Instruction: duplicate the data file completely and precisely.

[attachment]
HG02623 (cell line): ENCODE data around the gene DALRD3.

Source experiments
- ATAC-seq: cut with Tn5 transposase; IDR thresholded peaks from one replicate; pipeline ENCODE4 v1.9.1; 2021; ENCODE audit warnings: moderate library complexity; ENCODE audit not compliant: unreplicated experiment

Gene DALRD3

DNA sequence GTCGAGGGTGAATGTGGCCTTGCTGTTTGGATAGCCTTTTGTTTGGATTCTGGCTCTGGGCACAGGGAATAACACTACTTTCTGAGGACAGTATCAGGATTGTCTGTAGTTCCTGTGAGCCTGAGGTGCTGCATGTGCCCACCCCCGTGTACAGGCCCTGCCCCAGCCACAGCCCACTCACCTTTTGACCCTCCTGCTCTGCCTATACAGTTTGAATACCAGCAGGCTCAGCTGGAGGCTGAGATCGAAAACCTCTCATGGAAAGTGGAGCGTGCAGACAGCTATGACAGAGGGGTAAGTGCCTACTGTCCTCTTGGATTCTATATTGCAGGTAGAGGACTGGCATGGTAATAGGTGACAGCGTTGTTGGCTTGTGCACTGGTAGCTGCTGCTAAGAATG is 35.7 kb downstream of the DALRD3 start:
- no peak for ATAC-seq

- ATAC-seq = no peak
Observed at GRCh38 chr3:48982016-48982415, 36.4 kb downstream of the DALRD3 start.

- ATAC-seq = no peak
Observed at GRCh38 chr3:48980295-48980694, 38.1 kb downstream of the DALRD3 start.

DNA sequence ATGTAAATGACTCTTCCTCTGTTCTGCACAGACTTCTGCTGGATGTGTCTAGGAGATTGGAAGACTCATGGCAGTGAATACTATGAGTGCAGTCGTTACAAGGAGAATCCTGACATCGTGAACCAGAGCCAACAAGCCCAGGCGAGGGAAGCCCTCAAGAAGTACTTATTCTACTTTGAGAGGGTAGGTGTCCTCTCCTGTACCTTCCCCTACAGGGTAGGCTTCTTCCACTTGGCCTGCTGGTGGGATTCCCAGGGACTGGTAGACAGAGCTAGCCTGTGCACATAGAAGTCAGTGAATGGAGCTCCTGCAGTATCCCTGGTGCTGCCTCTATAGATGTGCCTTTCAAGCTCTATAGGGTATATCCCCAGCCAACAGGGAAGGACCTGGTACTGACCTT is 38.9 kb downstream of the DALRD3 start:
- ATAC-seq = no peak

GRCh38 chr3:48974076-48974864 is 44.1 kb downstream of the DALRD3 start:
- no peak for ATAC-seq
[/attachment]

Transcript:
HG02623 (cell line): ENCODE data around the gene DALRD3.

Source experiments
- ATAC-seq: cut with Tn5 transposase; IDR thresholded peaks from one replicate; pipeline ENCODE4 v1.9.1; 2021; ENCODE audit warnings: moderate library complexity; ENCODE audit not compliant: unreplicated experiment

Gene DALRD3

DNA sequence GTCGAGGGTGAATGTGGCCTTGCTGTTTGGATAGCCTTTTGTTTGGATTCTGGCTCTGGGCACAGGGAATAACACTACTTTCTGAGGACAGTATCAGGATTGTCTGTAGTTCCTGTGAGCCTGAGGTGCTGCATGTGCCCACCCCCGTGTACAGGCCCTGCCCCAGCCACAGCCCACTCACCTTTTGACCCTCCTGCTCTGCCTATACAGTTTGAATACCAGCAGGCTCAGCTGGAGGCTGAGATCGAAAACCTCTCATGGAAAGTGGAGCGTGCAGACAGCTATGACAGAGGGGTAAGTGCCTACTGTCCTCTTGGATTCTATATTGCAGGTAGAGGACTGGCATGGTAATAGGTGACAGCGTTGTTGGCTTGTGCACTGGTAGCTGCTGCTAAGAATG is 35.7 kb downstream of the DALRD3 start:
- no peak for ATAC-seq

- ATAC-seq = no peak
Observed at GRCh38 chr3:48982016-48982415, 36.4 kb downstream of the DALRD3 start.

- ATAC-seq = no peak
Observed at GRCh38 chr3:48980295-48980694, 38.1 kb downstream of the DALRD3 start.

DNA sequence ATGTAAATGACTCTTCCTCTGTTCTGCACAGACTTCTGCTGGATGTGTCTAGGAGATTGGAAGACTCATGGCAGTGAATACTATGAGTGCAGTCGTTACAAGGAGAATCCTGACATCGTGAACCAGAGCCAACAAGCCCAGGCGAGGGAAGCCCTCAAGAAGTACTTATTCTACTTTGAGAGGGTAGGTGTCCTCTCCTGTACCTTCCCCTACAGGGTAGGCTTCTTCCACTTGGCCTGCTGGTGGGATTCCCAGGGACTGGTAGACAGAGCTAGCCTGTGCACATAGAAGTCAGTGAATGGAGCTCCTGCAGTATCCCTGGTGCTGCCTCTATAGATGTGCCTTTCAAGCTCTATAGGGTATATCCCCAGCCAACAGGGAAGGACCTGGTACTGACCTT is 38.9 kb downstream of the DALRD3 start:
- ATAC-seq = no peak

GRCh38 chr3:48974076-48974864 is 44.1 kb downstream of the DALRD3 start:
- no peak for ATAC-seq